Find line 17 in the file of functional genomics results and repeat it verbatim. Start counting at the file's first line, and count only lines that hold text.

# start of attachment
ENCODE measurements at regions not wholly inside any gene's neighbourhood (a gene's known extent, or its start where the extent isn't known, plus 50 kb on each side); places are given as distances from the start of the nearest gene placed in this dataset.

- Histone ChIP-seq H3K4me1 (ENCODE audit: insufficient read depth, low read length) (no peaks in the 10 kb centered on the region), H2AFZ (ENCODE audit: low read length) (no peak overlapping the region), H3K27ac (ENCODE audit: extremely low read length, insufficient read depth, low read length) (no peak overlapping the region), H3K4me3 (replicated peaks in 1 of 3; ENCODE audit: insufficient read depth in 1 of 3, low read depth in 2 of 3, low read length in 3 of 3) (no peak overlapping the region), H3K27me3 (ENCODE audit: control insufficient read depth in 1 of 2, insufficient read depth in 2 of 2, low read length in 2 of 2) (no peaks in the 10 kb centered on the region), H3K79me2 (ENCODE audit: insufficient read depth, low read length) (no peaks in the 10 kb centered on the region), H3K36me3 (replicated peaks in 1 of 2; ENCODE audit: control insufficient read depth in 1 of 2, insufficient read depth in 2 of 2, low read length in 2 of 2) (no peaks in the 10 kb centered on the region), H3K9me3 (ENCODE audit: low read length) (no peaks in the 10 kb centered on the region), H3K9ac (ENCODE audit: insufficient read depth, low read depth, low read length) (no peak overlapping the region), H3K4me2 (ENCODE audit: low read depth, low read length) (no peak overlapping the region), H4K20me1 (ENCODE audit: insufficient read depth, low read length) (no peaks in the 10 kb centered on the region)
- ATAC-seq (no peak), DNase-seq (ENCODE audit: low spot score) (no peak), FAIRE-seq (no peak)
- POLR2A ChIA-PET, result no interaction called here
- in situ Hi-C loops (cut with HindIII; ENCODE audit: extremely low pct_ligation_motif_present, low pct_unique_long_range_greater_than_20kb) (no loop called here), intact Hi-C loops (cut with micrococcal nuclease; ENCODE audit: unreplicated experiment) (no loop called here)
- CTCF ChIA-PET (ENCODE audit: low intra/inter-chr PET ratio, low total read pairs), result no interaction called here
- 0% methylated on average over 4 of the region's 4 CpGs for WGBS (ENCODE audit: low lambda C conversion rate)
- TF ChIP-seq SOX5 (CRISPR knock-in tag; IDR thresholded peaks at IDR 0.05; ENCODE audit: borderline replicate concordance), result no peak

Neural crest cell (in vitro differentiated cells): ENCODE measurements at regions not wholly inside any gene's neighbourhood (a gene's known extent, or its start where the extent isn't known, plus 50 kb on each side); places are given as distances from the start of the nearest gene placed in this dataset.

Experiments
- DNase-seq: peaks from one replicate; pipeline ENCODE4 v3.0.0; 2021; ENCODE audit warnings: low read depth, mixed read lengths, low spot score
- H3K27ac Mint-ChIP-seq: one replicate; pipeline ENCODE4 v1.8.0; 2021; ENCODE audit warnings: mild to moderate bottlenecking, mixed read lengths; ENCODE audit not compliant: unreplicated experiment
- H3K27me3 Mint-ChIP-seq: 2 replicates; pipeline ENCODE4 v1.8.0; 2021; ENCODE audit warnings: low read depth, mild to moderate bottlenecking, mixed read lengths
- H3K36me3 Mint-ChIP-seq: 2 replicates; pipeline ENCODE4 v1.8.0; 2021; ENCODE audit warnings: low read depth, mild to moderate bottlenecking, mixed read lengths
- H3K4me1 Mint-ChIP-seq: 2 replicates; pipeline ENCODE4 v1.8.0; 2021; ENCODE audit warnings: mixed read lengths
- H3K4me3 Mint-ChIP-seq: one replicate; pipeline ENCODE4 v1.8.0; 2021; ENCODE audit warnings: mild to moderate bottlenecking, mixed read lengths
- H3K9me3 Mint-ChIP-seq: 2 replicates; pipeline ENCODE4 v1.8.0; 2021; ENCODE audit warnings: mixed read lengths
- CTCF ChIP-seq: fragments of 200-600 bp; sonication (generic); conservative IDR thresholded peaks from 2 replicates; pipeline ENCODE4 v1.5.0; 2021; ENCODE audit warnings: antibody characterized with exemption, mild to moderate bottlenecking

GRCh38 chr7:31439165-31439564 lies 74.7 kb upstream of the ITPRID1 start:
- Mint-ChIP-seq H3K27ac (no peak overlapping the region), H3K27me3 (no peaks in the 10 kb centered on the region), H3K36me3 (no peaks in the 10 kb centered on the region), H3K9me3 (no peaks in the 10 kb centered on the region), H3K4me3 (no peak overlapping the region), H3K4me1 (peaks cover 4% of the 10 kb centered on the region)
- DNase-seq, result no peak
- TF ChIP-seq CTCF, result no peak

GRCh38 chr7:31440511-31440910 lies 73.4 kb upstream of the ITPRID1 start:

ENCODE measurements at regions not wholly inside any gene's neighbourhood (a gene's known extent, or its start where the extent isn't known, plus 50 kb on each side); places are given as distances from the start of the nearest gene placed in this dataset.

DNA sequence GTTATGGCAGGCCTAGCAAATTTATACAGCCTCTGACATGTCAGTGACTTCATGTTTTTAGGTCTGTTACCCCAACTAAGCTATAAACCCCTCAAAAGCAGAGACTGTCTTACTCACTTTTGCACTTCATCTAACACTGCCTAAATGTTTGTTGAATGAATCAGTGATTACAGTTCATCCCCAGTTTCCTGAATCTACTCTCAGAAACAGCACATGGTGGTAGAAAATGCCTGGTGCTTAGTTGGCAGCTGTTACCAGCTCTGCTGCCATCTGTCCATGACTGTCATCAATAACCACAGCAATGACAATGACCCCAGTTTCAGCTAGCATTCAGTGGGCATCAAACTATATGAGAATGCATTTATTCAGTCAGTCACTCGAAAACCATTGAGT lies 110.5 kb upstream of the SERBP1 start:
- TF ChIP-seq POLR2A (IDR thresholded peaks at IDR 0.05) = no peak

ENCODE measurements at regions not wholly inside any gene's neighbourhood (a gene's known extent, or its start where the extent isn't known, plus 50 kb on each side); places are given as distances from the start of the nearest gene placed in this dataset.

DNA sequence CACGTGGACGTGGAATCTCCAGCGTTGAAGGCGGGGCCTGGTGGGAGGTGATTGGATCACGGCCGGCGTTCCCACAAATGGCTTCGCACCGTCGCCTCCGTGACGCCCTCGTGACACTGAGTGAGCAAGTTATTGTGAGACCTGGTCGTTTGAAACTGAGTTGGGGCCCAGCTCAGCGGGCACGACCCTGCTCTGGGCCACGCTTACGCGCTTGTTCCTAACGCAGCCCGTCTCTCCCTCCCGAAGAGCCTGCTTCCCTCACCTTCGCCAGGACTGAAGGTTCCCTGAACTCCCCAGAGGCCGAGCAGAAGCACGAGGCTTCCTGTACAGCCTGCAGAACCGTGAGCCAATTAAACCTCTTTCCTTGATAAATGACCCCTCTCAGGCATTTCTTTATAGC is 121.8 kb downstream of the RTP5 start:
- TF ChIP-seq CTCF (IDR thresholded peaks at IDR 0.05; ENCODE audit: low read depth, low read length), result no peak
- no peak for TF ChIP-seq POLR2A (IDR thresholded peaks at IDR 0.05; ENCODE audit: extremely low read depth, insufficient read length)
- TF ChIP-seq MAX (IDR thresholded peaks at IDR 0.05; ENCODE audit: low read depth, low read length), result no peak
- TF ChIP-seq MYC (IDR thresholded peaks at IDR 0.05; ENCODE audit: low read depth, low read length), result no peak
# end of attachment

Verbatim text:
- H3K9me3 Mint-ChIP-seq: 2 replicates; pipeline ENCODE4 v1.8.0; 2021; ENCODE audit warnings: mixed read lengths